Last week I started a series on boosting your sagging middle with several examples of different spins you could put on the ‘I got a secret’ technique. This week it’s the “what if” question. This works great for those middles where you know you have solid key events, you just need a little shot of caffeine to get you through.
The key to the “what if” technique is to unleash the muse. Don’t limit the possibilities. Sometimes the wilder the “what if” the better it works. For example, let’s say I need a distraction for my serial killer, something that gets him out of the house away from my victim because I have a great scene but the killer has to walk in. I could just have him ‘leave’ go into the black hole known as a scene break. Which isn’t bad but it slows your pace and a slow pace equals a saggy middle.
So I list the “what if” possibilities for my serial killer. If I had limited myself, I would have never came up with the birthday party. My serial killer has a twin sister, who he happens to love. So I started to “what if” possibilities that included her. I decided she has a child. A child with special needs. My serial killer feels for the child because he knows what it’s like to be a ‘freak.’ He realizes that it’s the child’s birthday. He’s torn between killing my heroine and attending the party. In the end, he goes to the party. This was unexpected and it gave my killer another layer besides a crazed lunatic. The scene was intense because he kept bouncing back and forth between wanting to be there for the child and his sister and the need to return to his victim.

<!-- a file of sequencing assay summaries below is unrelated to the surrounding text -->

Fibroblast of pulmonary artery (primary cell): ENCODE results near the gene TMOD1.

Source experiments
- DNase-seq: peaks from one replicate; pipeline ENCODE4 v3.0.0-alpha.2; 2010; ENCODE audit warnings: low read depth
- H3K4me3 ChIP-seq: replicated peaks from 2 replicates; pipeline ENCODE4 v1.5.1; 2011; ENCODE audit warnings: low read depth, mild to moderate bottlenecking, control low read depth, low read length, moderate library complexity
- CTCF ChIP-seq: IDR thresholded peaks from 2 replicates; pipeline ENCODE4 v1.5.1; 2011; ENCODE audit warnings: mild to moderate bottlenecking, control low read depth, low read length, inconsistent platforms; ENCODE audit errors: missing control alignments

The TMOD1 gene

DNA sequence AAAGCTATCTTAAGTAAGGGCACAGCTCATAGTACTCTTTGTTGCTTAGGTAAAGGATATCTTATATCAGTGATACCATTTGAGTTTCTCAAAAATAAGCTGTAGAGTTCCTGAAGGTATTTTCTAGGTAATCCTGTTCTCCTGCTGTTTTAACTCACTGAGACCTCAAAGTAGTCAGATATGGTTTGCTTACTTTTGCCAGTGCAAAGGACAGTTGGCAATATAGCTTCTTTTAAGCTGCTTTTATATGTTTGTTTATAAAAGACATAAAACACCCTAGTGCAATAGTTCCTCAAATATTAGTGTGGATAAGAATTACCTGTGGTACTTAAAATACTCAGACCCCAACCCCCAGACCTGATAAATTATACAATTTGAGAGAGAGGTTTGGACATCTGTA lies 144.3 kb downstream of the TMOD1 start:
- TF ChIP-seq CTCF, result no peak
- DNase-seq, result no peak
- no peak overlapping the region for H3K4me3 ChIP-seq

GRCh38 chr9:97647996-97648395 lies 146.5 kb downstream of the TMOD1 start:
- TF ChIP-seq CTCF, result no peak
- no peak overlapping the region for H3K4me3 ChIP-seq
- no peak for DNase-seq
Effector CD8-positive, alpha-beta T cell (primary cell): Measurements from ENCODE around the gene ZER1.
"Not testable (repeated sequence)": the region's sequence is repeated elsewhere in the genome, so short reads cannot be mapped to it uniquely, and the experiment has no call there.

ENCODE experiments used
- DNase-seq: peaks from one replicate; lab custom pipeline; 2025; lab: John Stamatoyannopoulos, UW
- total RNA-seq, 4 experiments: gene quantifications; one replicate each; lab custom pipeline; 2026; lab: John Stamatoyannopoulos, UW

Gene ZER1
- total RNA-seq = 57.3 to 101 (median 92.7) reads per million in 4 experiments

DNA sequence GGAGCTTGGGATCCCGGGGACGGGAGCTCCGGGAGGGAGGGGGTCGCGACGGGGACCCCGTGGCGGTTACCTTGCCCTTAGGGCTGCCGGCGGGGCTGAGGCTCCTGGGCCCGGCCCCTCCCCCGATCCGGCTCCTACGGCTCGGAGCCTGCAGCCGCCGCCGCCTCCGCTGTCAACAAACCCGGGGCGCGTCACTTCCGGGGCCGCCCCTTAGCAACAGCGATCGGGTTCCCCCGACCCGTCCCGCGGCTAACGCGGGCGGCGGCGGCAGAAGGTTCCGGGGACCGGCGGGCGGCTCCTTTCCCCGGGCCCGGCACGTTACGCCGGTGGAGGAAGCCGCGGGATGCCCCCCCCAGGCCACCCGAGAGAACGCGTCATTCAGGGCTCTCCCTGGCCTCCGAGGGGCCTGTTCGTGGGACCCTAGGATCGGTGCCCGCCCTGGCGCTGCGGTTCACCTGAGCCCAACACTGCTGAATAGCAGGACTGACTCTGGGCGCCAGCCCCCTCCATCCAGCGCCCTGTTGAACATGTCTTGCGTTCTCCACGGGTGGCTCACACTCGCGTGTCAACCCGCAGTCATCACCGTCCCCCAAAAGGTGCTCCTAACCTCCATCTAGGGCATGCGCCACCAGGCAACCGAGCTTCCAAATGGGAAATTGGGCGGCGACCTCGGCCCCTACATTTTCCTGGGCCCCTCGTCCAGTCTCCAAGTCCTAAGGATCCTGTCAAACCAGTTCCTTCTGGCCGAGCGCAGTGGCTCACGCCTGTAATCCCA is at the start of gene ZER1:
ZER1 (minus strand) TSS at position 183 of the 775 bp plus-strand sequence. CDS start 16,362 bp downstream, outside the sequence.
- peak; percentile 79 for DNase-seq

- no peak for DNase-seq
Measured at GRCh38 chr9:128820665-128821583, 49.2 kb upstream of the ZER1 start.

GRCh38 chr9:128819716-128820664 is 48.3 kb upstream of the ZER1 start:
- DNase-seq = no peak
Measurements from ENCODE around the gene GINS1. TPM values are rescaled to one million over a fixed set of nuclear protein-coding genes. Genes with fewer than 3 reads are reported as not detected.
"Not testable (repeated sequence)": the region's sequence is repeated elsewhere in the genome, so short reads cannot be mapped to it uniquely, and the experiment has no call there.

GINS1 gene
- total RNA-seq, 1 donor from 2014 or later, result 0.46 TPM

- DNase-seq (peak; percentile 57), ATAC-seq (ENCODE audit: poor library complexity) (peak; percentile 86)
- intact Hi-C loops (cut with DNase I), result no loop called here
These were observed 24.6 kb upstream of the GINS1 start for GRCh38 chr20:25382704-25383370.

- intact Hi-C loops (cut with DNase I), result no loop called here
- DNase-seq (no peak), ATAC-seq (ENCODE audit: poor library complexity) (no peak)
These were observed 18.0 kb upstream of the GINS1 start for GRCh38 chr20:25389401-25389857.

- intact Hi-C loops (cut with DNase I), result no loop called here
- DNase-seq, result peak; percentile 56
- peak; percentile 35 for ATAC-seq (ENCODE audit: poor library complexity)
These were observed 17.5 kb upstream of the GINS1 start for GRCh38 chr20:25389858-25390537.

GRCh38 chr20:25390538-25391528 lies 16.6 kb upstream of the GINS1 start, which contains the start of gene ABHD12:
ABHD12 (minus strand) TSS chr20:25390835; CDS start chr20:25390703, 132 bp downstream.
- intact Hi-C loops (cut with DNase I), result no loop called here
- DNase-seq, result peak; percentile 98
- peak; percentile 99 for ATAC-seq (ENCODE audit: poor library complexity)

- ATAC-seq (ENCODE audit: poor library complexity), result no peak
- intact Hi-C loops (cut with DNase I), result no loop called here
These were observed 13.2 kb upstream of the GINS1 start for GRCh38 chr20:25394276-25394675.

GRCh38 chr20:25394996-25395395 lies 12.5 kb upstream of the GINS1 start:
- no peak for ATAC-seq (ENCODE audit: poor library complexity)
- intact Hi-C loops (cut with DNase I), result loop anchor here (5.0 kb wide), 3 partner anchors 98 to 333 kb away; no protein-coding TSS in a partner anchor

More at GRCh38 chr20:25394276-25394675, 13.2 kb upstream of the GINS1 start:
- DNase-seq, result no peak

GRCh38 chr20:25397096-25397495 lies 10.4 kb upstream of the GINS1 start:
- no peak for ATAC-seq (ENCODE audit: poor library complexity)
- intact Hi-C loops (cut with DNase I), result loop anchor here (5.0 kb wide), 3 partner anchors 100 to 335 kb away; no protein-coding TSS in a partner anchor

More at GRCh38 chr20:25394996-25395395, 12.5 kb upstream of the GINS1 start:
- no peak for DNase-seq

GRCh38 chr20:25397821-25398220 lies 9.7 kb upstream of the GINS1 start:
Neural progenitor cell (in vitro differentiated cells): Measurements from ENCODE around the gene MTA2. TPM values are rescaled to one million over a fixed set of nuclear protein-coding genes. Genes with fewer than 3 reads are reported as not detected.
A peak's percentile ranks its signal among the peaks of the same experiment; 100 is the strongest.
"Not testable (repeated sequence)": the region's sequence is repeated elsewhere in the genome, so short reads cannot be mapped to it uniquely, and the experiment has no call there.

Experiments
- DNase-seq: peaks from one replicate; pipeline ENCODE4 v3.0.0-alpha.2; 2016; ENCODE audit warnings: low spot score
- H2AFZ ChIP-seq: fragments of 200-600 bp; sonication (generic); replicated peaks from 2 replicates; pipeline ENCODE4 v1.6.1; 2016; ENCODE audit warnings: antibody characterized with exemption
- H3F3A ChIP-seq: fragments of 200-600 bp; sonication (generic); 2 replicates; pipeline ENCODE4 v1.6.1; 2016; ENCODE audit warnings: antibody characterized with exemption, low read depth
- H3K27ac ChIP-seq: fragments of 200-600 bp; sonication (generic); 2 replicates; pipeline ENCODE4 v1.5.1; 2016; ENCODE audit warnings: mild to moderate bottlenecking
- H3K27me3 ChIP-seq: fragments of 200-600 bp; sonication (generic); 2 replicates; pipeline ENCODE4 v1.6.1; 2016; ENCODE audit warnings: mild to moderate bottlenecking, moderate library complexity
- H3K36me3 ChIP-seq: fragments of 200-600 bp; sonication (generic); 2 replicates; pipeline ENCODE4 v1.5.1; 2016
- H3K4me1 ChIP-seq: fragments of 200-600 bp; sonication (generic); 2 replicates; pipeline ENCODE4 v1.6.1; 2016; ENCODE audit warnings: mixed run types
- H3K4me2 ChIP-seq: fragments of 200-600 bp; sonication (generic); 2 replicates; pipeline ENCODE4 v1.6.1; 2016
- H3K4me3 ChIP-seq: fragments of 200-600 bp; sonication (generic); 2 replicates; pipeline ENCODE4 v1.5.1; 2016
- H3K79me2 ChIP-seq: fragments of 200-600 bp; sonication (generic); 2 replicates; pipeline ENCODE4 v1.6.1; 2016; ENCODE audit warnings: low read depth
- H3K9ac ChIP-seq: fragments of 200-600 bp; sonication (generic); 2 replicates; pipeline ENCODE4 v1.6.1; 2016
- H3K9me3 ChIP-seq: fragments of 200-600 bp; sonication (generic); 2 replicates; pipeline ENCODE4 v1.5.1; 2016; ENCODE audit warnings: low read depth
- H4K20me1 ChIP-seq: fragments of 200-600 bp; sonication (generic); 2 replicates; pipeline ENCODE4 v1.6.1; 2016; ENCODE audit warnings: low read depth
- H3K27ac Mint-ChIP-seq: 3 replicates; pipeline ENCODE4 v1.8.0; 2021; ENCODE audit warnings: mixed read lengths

Common questions to ask the “what if”…
-there is a family illness not life threatening (remember you’re looking to boost a sagging middle not change the plot)
-there is neighbor event (block party, bomb scare – a false alarm)
-someone makes an unexpected request (mom calls and HAS to be taken to store)
-It’s an anniversary of an event that means something only to the character.
****Key with the “what if” technique. The purpose is to boost the middle NOT change the plot. Sometimes you might stumble across a “what if” that does change the plot of the better BUT I can’t warn enough about using caution with this. The “what if” plot bunny is a slippery fellow, he often leads down a dead end tunnel.
Do you use the “what if” technique to boost a sagging middle? If so what are some of your favorite “what if” questions?